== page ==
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26 Sep 2013

The Office of Fair Trading (OFT) is concerned about in-game charges, saying it had seen evidence of "potentially unfair and aggressive commercial practices" after studying 38 popular titles. It did not say which they were.

Children might be particularly susceptible to such tactics, it warned.

As a consequence it has proposed new guidelines for developers.

These would apply to both apps and internet browser-based video games available via Facebook and elsewhere.

They include:

Providing up-front information about the costs associated with a game before consumers download it
Ensuring that gamers are not misled to believe they must make a payment to proceed if that is not the case, for example, if they could wait for a period of time instead
Preventing the use of language or anything else that might exploit a child's inexperience, for example, implying an in-game character would be disappointed if they did not spend money
Making it clear how to contact the business if the gamer has a complaint
Only taking a payment if the account holder provides "informed consent", in other words a charge cannot be made because a password had recently been entered for something else

The OFT said some of the worst examples it had seen involved games that led children through an adventure but then withheld a promised reward until they spent money, and instances where the title made the player feel bad by telling them a virtual animal was "ill" but could be made better if the gamer made a purchase.

"I don't think children are always aware that when they click 'yes' it's spending money," Cavendish Elithorn, executive director at the OFT, told the BBC.

"Although parents can change their device settings to deal with some of that, many parents might not know, or it's only when they get the bill that they realise the setting was wrong.

"So, part of what we're keen to do is support parents in having the right tools to be aware of what their children are doing online."

He added that the OFT has the ability to take legal action against firms in the UK, and was working with partners in Europe, North America and Australia to try and get the same rules applied elsewhere.

So-called freemium games - where the original download is given away free of charge, but the player is encouraged to buy add-on items or services - were pioneered in Asian markets as a way to combat piracy.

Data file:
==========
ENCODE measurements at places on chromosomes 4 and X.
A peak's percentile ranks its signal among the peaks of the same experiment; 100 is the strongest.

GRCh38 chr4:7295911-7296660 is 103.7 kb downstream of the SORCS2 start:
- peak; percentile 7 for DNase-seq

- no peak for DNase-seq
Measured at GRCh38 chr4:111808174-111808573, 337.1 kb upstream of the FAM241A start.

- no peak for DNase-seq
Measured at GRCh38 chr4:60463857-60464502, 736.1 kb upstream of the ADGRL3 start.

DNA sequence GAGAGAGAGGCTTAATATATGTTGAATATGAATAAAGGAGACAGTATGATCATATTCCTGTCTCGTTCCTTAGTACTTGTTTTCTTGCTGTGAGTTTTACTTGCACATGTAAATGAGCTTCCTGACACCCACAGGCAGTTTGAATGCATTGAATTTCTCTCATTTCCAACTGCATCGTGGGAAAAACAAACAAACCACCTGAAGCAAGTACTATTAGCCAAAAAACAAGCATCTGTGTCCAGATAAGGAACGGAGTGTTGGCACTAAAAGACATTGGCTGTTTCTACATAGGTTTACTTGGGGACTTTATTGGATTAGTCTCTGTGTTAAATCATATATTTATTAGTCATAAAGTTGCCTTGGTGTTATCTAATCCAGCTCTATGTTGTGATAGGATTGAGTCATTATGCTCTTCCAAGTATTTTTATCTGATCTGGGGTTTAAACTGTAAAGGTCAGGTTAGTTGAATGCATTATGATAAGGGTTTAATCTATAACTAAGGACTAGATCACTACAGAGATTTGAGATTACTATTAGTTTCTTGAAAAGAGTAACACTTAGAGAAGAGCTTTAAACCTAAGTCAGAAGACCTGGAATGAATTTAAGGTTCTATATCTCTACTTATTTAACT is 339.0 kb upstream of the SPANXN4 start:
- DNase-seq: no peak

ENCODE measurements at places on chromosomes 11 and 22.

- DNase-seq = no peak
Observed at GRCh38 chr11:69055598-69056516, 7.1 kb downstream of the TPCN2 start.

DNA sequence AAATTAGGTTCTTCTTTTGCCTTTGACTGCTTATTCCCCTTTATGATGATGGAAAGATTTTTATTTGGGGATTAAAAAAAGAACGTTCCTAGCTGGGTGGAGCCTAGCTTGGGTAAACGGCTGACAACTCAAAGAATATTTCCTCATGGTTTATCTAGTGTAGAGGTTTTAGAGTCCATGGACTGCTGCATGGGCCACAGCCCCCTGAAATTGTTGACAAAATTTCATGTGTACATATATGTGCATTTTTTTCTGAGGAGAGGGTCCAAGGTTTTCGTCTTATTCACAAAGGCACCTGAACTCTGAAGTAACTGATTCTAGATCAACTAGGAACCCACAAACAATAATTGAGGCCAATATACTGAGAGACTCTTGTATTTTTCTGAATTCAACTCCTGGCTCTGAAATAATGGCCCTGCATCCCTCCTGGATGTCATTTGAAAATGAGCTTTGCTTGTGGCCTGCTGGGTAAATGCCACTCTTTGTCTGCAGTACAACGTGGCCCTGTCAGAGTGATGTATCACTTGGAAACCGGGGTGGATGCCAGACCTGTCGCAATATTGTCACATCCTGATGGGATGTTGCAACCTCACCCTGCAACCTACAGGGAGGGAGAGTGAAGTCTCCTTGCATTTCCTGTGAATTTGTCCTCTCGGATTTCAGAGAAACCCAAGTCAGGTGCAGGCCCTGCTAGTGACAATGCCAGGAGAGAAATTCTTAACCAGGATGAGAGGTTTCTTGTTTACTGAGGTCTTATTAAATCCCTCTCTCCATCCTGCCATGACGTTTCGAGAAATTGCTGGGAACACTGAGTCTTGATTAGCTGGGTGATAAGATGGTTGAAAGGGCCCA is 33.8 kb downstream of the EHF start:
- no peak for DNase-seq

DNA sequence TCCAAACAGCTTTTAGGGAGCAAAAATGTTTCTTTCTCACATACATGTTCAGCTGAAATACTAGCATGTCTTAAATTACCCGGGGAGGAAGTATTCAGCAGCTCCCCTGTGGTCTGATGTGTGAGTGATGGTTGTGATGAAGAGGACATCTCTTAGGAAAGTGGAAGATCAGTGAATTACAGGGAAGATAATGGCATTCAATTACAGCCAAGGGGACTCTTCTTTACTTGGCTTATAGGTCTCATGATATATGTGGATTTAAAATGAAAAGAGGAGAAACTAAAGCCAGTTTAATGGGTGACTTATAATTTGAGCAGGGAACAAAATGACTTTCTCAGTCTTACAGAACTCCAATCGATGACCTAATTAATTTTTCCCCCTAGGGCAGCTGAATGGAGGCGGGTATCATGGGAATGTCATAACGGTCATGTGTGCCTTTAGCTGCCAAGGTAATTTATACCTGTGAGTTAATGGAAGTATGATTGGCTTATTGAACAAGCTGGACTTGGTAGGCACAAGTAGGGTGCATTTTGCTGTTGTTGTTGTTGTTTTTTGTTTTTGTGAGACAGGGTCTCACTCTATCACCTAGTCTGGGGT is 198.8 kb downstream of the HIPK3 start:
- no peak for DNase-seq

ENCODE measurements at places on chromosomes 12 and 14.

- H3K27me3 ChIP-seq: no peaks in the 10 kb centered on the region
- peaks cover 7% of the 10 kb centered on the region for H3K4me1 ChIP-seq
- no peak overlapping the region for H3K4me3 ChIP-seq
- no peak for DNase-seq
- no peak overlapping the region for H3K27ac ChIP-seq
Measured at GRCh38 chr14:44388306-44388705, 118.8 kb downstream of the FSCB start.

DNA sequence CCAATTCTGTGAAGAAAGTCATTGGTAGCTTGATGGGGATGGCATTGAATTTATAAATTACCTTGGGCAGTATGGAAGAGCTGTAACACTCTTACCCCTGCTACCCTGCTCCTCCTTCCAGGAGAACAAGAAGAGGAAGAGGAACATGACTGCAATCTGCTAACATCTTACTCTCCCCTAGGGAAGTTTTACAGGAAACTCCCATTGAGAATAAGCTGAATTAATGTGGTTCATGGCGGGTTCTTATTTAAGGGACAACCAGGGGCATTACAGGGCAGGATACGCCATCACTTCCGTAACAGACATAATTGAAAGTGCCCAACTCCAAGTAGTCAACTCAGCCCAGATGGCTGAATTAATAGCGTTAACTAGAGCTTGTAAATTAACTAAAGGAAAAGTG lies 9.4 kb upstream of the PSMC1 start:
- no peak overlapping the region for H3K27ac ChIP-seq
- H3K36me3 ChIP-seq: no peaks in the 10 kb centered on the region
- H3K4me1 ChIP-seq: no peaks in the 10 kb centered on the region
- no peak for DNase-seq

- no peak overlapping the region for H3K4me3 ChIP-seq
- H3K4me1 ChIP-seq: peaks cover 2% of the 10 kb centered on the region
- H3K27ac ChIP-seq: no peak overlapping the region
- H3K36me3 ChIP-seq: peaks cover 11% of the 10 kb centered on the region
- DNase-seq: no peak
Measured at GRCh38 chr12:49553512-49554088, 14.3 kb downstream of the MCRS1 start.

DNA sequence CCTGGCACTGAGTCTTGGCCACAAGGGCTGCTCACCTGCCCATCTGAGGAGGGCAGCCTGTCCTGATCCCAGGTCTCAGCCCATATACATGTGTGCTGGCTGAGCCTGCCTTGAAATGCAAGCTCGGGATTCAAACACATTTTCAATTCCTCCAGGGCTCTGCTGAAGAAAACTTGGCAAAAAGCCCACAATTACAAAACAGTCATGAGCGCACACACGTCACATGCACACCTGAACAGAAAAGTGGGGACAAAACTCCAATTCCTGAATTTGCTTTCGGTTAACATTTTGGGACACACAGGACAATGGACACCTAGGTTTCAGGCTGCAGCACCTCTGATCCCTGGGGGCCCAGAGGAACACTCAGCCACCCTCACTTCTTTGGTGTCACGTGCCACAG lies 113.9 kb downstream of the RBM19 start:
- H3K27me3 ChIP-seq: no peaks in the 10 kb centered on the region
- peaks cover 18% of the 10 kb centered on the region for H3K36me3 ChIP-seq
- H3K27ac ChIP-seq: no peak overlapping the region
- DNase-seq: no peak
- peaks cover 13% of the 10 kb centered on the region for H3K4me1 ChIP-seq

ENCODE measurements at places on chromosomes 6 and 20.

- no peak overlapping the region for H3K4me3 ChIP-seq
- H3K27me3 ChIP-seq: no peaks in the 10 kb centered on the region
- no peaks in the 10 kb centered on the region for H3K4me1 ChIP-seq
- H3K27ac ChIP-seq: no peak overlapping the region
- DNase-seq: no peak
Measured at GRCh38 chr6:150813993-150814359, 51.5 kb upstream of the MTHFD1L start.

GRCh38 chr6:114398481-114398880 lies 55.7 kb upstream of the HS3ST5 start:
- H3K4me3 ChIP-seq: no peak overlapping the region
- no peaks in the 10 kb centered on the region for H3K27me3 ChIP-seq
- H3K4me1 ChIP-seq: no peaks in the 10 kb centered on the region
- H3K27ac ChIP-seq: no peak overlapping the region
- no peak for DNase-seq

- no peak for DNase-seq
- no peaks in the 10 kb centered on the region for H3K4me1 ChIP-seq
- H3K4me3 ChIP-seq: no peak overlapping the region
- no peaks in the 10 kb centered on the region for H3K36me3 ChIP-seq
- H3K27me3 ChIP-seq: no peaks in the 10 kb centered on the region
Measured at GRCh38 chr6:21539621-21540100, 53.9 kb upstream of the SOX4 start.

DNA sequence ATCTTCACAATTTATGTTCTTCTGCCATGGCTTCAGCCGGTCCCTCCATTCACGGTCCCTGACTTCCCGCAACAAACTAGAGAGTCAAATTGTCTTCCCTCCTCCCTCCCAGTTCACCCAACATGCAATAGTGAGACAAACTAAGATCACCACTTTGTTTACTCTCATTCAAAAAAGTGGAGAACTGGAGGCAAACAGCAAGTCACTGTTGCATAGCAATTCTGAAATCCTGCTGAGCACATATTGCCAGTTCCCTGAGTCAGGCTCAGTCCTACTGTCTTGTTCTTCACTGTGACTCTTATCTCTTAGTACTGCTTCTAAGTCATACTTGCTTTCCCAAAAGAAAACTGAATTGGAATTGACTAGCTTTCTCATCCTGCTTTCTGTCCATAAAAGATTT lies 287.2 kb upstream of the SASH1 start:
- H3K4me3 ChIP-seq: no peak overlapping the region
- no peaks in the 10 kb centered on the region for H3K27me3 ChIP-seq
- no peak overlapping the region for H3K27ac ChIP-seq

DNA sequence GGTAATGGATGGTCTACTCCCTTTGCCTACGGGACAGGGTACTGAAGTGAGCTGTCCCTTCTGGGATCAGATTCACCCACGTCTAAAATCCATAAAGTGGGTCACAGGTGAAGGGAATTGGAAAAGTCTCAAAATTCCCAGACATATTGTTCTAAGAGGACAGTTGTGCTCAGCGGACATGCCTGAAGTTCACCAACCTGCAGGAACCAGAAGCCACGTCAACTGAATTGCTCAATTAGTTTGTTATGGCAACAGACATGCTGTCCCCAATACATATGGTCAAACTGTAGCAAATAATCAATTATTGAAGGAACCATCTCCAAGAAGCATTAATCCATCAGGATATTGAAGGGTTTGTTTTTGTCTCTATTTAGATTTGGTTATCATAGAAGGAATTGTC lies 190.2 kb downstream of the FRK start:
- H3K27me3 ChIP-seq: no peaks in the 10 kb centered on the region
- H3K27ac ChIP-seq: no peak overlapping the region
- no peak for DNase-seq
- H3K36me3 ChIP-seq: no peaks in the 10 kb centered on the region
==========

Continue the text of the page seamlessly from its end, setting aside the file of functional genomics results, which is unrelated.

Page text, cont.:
They have since spread to the west with EA's Fifa 14, Disney's Where's My Water, King's Candy Crush Saga and Sega's Sonic Dash among popular titles to adopt the model.

Video games trade body Tiga - which had advised the OFT on the issue - said it found the guidelines encouraging.

"Tiga understands both the legislative responsibilities and concerns of the OFT, and the daily realities of making games in the UK today and around the world," said the organisation's chief executive Richard Wilson.

"I'm pleased to say the OFT and UK games business is leading the way in addressing these issues and helping build a sustainable future for this high tech, highly skilled, global industry."

The Association for United Kingdom Interactive Entertainment (Ukie) said it was useful to have clarity about the OFT's interpretation of the law, but added a note of caution.

"It is vital that any final guidelines, whilst primarily considering the best interests of children, do not inadvertently isolate UK consumers from accessing the games that they want to play, stifle the creativity of games developers or prevent the growth of the UK games industry," said chief executive Jo Twist.

"Consumers are now often able to download and play the latest games for free.

"In-app purchasing is optional within many of these games and is a way for millions of players to access the extra content that they want."

The OFT has invited interested parties to comment on its principles by 21 November.

It then intends to publish a final version of the guidelines by February and begin enforcement action in April.


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